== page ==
In Fox's Journal we are presented with a first-hand record-Fox looking back from his old age to the momentous events and decisions of his youth-of a great soul coming to the ultimate mystical experience of spiritual enlightenment; and in going out into the world to share it with others. Any such is extremely rare.
That all may know the dealings of the Lord with me, and the various exercises, trials and troubles through which he led me, in order to prepare and fit me for the work unto which he had appointed me, and thereby may be drawn to admire and glorify his infinite wisdom and goodness, I think fit briefly to mention how it was with me in my youth, and how the work of the Lord was begun, and gradually carried on in me, even from my childhood.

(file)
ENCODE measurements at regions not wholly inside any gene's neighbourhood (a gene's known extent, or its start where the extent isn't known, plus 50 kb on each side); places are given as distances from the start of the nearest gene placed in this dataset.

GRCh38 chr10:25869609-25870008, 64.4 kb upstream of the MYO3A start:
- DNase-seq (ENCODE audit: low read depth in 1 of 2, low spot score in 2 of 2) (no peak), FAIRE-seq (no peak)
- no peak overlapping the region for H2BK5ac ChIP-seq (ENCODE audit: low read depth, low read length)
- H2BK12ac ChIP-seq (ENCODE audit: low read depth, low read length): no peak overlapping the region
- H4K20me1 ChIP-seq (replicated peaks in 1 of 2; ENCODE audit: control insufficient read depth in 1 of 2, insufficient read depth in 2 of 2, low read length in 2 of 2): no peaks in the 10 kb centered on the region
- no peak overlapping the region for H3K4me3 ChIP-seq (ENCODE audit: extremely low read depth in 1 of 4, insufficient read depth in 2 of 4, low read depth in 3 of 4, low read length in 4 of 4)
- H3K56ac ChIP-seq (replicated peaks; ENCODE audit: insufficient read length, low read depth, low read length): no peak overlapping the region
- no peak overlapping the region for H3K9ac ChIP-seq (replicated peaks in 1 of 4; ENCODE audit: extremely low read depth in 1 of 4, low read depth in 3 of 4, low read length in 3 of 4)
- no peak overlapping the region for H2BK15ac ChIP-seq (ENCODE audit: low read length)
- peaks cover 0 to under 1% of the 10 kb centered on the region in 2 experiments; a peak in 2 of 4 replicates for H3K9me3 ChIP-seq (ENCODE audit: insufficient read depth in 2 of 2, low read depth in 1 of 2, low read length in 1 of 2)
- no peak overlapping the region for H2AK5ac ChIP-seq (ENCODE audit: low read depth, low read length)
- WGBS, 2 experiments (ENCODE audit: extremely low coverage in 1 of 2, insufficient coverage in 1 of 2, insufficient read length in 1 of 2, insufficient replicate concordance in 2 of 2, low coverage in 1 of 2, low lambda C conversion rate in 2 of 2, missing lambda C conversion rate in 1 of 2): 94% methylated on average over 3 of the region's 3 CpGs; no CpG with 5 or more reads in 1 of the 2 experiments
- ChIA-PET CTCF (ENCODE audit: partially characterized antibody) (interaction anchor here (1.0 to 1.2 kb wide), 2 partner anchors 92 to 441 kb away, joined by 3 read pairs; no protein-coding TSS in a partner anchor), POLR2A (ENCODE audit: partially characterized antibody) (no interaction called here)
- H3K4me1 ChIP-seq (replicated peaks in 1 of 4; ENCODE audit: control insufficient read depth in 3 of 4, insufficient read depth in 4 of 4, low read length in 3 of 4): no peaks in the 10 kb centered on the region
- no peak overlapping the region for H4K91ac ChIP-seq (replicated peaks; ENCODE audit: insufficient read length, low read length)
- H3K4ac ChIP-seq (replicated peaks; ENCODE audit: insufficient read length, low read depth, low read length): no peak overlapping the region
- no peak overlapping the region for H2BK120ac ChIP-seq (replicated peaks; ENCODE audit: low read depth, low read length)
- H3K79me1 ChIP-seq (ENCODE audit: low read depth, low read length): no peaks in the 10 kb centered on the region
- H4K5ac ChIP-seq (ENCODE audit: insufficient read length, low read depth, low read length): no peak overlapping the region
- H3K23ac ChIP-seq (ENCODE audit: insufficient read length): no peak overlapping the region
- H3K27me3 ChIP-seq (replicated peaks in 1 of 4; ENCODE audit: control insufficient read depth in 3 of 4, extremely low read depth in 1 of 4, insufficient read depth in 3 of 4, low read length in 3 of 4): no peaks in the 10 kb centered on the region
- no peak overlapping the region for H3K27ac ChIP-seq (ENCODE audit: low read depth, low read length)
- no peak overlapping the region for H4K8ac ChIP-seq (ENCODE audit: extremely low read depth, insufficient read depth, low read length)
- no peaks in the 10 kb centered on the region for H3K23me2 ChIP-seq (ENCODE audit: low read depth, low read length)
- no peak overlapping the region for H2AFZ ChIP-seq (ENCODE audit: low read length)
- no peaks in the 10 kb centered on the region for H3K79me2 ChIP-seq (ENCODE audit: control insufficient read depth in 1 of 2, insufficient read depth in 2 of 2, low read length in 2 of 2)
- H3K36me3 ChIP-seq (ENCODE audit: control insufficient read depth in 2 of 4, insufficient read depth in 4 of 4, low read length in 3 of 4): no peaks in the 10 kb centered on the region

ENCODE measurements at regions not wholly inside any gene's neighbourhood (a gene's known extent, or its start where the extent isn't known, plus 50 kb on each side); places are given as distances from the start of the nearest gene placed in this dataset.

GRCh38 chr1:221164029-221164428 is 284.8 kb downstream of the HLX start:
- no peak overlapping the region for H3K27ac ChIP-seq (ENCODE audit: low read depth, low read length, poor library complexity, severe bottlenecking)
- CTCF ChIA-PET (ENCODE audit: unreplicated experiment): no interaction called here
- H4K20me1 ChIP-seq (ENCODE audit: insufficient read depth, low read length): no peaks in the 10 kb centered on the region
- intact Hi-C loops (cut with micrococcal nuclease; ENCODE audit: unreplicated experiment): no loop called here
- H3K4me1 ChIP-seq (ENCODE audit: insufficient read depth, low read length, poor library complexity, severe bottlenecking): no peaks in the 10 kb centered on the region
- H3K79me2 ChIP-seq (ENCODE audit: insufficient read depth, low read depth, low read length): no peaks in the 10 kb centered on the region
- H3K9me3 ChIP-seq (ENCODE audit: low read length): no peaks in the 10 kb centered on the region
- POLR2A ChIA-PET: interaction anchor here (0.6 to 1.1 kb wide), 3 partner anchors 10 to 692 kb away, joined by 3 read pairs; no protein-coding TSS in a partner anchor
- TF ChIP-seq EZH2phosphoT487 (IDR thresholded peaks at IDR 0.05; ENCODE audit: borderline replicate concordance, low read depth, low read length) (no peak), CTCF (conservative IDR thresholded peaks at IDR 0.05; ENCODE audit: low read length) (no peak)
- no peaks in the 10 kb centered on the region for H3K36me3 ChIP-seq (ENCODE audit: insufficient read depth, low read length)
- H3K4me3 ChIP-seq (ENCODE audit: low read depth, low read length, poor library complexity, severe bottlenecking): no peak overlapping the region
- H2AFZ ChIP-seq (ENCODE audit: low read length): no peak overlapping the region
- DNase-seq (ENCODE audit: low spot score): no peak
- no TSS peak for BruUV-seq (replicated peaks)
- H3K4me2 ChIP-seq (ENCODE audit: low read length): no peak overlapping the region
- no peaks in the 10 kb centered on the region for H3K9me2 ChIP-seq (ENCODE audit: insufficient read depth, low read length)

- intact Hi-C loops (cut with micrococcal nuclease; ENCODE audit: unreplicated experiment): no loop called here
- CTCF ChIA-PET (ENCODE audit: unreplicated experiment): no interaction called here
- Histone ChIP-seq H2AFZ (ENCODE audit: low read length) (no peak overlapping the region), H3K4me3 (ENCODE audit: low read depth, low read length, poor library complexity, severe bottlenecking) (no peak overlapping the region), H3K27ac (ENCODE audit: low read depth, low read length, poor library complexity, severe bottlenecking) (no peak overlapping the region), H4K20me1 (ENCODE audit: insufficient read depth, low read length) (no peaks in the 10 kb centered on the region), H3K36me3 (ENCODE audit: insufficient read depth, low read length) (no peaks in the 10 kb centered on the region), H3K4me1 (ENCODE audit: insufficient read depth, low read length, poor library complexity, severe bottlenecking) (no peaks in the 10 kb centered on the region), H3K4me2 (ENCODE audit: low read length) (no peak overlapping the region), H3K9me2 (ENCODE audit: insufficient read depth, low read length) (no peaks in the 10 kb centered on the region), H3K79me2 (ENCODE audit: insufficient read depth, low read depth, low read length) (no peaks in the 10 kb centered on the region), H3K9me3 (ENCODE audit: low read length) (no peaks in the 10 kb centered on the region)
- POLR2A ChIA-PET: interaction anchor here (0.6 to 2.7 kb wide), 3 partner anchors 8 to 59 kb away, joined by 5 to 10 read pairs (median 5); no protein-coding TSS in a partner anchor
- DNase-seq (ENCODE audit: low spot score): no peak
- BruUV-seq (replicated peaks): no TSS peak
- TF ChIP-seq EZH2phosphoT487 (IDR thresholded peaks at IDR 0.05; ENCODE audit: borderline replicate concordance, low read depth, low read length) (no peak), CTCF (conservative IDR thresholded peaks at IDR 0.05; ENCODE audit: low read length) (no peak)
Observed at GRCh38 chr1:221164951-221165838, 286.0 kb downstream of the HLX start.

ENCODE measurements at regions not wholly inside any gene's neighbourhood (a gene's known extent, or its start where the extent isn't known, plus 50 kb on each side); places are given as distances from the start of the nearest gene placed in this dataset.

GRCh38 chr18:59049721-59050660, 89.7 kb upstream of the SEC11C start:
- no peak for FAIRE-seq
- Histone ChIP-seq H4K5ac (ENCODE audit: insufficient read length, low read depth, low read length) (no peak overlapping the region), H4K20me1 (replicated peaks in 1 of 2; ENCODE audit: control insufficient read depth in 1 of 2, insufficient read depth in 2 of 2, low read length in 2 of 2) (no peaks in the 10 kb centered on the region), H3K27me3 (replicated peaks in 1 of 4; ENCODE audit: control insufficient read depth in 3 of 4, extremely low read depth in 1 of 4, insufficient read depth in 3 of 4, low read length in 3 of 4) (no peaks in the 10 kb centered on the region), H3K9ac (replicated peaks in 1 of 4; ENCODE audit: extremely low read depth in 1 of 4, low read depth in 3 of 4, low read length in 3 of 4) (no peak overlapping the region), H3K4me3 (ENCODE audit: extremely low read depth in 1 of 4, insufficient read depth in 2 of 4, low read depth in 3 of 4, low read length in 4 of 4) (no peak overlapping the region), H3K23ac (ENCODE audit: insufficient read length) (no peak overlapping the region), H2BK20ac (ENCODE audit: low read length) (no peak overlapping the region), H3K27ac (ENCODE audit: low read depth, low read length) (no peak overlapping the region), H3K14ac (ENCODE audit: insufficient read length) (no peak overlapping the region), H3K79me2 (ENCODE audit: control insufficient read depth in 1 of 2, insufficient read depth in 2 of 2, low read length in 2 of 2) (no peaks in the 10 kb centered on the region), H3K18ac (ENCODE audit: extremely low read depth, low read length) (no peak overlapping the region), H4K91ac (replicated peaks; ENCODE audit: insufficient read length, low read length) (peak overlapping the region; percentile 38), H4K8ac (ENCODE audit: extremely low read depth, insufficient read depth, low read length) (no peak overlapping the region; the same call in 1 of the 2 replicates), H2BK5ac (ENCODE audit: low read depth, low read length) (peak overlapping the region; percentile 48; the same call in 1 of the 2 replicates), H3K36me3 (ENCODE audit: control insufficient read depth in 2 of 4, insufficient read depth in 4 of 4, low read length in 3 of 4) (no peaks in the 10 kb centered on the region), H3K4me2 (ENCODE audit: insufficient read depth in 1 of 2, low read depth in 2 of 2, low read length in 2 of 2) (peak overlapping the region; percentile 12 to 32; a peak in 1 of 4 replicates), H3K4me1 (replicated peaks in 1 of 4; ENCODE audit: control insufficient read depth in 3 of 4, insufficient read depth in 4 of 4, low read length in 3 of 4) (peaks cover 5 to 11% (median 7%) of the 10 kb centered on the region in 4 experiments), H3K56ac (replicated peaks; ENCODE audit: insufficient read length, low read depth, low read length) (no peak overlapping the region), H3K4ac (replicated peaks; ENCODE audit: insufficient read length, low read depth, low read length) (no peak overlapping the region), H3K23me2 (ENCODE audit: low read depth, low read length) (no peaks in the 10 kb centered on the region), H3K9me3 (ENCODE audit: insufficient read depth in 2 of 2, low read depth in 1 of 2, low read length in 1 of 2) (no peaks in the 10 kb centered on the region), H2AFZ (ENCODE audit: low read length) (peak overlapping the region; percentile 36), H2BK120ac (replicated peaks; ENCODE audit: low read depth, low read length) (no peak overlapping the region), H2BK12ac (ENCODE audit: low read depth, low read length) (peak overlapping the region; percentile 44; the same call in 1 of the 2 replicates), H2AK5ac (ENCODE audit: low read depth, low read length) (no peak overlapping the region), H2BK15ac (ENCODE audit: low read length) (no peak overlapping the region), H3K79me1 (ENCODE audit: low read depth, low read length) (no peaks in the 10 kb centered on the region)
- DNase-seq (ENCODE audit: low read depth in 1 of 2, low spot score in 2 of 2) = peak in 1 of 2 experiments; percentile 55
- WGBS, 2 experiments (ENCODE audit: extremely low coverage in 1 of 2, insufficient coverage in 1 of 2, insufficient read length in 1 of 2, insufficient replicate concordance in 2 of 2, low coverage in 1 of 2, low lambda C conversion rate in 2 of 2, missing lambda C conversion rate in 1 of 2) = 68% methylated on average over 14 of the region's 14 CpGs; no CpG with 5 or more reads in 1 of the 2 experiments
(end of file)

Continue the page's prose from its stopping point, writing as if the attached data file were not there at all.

Another of the earliest printed documents summarizes episodes when George Fox with James Naylor were brought before the magistrates with the questioning before his imprisonment in Derby jail. In this there is a sense of profound indignation. Fox had had the experience recorded in the sections 'The consummation' and 'The image of perfection' above, had begun to share it with others, and was faced with imprisonment. For what? Blasphemy!
Fox later was several times falsely accused of blasphemy. But any frank statement of the ultimate mystical experience, when no distinction can be drawn between the divine and the ultimate being of the individual, has always led in Christian communities to condemnation-and all too often to the stake and fire.
Fox later adjusted his message, from which we have inherited 'That of God in every man'-a spark of the divine. But what Fox experienced were the flames themselves, paradise and perfection. Fox's great experience was an awareness of the indwelling presence of God and Christ. Through this Fox touched people's hearts. Surely the response to one illuminated by such an experience can only be commitment, devotion and dedication.